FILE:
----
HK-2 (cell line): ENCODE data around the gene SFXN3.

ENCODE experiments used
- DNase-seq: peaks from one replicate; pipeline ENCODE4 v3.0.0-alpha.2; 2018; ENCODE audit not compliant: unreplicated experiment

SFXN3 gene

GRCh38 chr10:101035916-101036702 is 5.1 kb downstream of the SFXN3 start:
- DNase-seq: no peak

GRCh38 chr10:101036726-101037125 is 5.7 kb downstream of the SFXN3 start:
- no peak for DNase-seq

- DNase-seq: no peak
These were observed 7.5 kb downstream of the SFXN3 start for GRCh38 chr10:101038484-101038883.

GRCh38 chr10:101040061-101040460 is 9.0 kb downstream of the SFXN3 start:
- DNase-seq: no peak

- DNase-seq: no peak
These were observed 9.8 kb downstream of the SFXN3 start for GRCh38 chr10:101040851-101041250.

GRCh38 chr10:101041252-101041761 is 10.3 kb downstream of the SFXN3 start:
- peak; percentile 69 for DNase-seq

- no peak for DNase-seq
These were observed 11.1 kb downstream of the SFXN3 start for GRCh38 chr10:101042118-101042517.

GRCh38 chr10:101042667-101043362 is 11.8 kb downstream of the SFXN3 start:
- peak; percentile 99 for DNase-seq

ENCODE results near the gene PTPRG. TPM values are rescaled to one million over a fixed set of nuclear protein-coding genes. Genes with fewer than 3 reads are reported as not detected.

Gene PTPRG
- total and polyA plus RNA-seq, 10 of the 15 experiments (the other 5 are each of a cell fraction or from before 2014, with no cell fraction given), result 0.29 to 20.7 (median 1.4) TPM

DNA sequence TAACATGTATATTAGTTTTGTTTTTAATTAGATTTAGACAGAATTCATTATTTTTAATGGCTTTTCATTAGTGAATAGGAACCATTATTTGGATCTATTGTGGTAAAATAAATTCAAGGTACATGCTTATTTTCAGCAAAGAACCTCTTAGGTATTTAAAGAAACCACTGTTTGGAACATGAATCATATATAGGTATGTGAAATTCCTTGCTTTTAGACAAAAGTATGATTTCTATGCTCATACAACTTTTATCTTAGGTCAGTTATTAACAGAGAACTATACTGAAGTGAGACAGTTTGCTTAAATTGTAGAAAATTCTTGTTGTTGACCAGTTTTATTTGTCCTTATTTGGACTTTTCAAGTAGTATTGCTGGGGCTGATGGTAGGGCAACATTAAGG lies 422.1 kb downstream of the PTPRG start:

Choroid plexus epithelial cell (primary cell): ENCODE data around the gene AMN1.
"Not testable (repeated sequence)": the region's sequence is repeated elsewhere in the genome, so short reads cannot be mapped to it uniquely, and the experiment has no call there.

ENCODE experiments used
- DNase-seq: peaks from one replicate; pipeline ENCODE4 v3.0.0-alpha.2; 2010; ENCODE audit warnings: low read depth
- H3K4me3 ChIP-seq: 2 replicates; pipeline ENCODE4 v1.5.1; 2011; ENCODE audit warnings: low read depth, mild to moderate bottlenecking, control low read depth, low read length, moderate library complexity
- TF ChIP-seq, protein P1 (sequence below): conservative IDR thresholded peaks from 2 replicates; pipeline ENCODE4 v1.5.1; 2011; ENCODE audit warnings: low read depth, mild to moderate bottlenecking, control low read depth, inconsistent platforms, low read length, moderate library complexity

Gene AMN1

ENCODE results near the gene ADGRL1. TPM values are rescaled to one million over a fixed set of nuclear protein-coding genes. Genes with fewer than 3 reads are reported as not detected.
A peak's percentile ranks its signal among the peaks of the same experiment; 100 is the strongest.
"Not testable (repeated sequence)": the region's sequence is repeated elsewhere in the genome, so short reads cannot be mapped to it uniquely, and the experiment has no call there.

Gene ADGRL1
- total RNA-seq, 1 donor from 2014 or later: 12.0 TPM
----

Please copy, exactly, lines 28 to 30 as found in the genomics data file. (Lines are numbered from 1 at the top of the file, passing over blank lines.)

- DNase-seq: peaks from one replicate; pipeline ENCODE4 v3.0.0-alpha.2; 2010; ENCODE audit warnings: low read depth
- H3K4me3 ChIP-seq: 2 replicates; pipeline ENCODE4 v1.5.1; 2011; ENCODE audit warnings: low read depth, mild to moderate bottlenecking, control low read depth, low read length, moderate library complexity
- TF ChIP-seq, protein P1 (sequence below): conservative IDR thresholded peaks from 2 replicates; pipeline ENCODE4 v1.5.1; 2011; ENCODE audit warnings: low read depth, mild to moderate bottlenecking, control low read depth, inconsistent platforms, low read length, moderate library complexity